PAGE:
What Caused the Huge East China Oil Spill?
Jan 22 2018 Read 1644 Times
A huge oil spill occurred on the East China sea, covering a massive 120-square-kilometres. Green Peace and other environmental charities are now worried as to what effect this is going to have on the surrounding marine life. So, what exactly happened and how will the spill be dealt with?
Two tankers collide
On January 6th, 2017, two tankers collided in the East China sea. The two tankers, one carrying natural gas condensate and the other carrying grain, came into contact causing a huge oil spill. The Iranian tanker, Sanchi, was transporting 1 million barrels of natural gas condensate to South Korea. 32 crew members onboard when it hit the Honk Kong registered tanker. Sadly, due to the toxic explosion and gases emitted it is presumed that all 32 crew members died, with only three of the bodies being recovered.
Can the natural gas condensate be cleaned up easily?
The collision caused a huge fire lasting just over a week, meaning that most of the oil on the waters surface was able to be burnt off. Fortunately, the condensate burns and evaporates easily, meaning that the chances of a thick black oil slick is slim due to there being little surface oil left.
However, Greenpeace have argued that it is impossible to gage how much of the oil has burnt off, meaning there could be thousands of gallons worth of oil remaining below the surface. The issue with the natural gas condensate is that it is partially soluble, so the clear, odourless liquid will prove difficult to remove from the water.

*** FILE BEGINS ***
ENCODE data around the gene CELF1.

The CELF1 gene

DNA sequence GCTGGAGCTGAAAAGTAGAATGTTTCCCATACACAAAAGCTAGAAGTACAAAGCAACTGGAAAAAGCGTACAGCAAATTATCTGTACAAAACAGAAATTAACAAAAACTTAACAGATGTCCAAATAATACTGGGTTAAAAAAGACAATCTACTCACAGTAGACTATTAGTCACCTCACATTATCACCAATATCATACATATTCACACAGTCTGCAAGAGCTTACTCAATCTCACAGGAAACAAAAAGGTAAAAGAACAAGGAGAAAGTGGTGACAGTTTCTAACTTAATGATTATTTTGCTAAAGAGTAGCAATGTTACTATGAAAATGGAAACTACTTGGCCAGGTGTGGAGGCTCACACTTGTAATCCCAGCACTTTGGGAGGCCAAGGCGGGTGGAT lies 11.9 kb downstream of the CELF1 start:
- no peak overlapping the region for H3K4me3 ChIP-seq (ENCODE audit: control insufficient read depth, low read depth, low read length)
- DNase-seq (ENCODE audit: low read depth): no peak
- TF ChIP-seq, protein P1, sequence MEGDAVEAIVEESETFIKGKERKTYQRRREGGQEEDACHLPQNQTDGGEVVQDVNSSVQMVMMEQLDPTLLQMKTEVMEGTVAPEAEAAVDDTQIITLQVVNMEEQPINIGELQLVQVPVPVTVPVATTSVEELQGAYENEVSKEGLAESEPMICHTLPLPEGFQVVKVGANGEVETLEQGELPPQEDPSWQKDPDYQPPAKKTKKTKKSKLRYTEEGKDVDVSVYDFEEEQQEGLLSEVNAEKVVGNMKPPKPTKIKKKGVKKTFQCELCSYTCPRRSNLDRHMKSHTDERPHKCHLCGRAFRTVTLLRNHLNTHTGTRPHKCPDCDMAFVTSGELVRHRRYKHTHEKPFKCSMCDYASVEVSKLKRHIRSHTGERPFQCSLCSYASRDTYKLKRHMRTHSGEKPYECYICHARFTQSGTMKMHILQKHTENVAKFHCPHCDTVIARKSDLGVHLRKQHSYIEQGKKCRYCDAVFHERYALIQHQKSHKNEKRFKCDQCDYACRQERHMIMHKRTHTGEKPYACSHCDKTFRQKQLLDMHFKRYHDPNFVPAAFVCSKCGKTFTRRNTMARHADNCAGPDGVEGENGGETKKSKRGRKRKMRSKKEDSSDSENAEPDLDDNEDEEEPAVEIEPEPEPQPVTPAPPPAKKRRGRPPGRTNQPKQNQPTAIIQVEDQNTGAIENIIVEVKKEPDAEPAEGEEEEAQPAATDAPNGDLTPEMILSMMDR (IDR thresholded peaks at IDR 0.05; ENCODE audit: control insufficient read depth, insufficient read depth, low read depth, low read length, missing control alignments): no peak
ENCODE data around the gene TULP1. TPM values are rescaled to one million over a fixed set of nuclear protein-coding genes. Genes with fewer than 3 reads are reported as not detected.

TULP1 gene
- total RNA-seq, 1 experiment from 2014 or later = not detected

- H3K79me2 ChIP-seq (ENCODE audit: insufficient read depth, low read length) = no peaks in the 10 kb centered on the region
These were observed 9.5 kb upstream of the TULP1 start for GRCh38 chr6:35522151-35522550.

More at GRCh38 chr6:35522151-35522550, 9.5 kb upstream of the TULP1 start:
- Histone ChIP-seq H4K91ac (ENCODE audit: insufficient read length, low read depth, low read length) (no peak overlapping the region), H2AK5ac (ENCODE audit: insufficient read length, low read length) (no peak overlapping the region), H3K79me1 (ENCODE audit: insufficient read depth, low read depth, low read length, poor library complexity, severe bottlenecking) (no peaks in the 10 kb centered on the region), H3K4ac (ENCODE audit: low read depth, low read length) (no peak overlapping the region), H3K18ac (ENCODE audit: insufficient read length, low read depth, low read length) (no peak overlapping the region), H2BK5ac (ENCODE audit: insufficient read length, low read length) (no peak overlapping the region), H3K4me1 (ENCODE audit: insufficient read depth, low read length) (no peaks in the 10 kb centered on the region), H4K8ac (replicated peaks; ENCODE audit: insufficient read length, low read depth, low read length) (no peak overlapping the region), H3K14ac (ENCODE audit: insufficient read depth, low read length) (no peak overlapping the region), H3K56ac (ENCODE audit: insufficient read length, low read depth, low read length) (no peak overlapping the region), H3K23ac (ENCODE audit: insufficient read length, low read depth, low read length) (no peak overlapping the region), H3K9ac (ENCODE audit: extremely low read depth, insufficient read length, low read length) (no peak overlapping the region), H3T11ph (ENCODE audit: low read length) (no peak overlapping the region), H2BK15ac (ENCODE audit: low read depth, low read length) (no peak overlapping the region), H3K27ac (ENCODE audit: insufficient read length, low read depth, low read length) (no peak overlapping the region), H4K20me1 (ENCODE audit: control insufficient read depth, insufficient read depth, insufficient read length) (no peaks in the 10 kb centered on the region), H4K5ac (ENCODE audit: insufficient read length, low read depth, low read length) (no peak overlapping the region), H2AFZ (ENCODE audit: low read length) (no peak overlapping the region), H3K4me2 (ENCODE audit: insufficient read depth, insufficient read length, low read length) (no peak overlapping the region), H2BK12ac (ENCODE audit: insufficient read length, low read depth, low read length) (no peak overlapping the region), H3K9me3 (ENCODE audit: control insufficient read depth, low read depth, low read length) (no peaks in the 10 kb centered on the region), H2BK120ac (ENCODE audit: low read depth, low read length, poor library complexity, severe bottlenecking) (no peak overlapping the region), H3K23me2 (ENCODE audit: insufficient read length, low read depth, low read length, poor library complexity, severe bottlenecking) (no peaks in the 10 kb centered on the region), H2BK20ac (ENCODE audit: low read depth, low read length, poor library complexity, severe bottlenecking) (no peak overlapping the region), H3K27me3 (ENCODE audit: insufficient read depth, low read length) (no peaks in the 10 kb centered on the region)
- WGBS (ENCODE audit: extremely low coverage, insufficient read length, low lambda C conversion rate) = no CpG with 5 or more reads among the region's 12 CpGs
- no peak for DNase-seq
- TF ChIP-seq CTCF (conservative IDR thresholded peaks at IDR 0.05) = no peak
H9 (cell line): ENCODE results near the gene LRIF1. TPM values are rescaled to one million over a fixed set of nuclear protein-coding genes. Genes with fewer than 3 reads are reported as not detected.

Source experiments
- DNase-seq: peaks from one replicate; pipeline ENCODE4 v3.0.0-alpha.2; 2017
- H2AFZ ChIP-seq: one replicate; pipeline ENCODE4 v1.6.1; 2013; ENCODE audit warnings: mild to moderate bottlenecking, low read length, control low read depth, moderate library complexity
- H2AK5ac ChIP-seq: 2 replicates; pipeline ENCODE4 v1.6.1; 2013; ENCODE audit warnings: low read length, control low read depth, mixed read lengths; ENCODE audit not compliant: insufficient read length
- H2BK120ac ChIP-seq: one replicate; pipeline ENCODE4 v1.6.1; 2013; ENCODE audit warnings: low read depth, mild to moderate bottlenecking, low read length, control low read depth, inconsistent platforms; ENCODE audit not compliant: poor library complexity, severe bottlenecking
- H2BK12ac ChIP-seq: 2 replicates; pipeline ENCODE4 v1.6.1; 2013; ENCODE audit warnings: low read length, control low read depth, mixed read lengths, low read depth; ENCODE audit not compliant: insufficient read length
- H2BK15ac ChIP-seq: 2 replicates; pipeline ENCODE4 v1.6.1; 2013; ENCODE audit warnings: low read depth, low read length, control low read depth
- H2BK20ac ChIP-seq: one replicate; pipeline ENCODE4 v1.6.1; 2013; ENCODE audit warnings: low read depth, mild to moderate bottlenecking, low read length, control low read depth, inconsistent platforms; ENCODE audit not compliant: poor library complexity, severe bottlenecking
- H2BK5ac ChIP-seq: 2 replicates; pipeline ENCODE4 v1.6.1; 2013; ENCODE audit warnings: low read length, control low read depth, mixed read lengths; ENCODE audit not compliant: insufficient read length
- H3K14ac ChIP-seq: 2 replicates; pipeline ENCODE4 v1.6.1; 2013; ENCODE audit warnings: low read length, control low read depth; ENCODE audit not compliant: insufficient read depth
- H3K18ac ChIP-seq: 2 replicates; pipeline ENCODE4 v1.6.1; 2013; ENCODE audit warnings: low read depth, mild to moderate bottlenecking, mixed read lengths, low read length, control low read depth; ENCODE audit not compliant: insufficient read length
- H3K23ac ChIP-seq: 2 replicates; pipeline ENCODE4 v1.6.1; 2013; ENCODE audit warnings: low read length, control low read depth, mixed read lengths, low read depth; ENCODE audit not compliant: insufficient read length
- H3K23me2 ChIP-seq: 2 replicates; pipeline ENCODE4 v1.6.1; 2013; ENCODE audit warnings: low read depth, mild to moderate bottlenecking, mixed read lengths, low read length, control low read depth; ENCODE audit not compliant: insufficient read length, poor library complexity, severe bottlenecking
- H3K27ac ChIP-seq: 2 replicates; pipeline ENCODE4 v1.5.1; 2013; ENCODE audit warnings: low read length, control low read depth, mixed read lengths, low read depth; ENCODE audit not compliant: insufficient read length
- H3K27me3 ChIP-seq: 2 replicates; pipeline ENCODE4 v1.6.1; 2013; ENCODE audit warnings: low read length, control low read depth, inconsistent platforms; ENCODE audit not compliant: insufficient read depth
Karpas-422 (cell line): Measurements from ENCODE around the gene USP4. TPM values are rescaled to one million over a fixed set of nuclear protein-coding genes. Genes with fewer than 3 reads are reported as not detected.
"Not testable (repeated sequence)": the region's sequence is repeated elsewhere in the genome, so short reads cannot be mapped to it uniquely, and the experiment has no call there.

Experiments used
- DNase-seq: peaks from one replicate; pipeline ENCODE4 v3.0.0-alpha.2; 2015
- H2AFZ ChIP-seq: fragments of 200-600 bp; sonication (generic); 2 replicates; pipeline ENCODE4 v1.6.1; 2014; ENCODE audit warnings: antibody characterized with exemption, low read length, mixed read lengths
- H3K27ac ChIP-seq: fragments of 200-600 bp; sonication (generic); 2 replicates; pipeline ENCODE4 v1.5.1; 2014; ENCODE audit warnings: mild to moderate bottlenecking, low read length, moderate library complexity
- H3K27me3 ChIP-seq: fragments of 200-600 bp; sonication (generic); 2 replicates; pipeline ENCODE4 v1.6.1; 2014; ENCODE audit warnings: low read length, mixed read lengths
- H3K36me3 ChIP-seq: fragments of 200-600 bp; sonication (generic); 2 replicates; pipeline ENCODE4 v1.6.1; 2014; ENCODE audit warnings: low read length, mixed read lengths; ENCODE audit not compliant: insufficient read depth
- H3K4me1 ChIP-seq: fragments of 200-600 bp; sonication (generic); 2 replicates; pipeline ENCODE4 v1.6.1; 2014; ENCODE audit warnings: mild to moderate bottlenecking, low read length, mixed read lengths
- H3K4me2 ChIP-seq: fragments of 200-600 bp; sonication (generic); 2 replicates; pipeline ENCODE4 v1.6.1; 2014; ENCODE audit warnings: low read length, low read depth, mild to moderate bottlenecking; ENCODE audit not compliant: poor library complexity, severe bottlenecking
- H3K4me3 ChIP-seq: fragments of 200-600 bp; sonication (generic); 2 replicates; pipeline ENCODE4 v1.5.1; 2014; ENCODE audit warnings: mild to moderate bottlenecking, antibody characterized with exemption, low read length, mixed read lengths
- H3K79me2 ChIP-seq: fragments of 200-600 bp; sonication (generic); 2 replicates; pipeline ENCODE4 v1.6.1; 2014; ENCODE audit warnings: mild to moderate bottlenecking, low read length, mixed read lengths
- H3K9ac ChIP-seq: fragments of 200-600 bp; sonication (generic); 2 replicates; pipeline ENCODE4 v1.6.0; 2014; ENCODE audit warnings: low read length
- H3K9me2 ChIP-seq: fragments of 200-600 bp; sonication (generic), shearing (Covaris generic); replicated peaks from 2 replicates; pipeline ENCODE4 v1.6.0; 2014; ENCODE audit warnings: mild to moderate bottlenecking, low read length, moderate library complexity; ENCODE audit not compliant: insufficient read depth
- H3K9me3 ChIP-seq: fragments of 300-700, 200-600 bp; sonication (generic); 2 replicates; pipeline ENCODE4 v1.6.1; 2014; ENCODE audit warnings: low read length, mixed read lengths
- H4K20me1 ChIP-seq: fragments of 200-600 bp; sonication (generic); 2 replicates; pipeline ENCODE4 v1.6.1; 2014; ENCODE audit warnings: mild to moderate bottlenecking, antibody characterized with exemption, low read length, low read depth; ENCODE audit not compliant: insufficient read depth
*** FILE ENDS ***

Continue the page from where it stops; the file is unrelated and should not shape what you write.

After the blaze was put out on Monday, recent observations have seen that two oil slicks from the collision have spread dramatically. They are now covering 52 square miles and are less than 200 miles from the Naha coast.
What does this mean moving forward?
The main concern now is the threat to the marine life. The fuel that was powering the tanker has now raised concerns. It is much dirtier than the consulate, presenting an extremely toxic cocktail for the marine life. According to Green Peace, many edible species use this area in the winter such as crabs and mackerel. The Chinese Foreign Ministry issued a statement saying "[the clean-up] is also a priority area of our efforts. No one wants to see a large-scale secondary disaster."
Another factor which can affect marine life is the temperature of water, which is even more prominent with the risk of impact from climate change. The article ‘AQA 7/17-2 - 4 Industries Which Require Water Temperature Monitoring’ explores the importance of water temperature monitoring in a range of industries.
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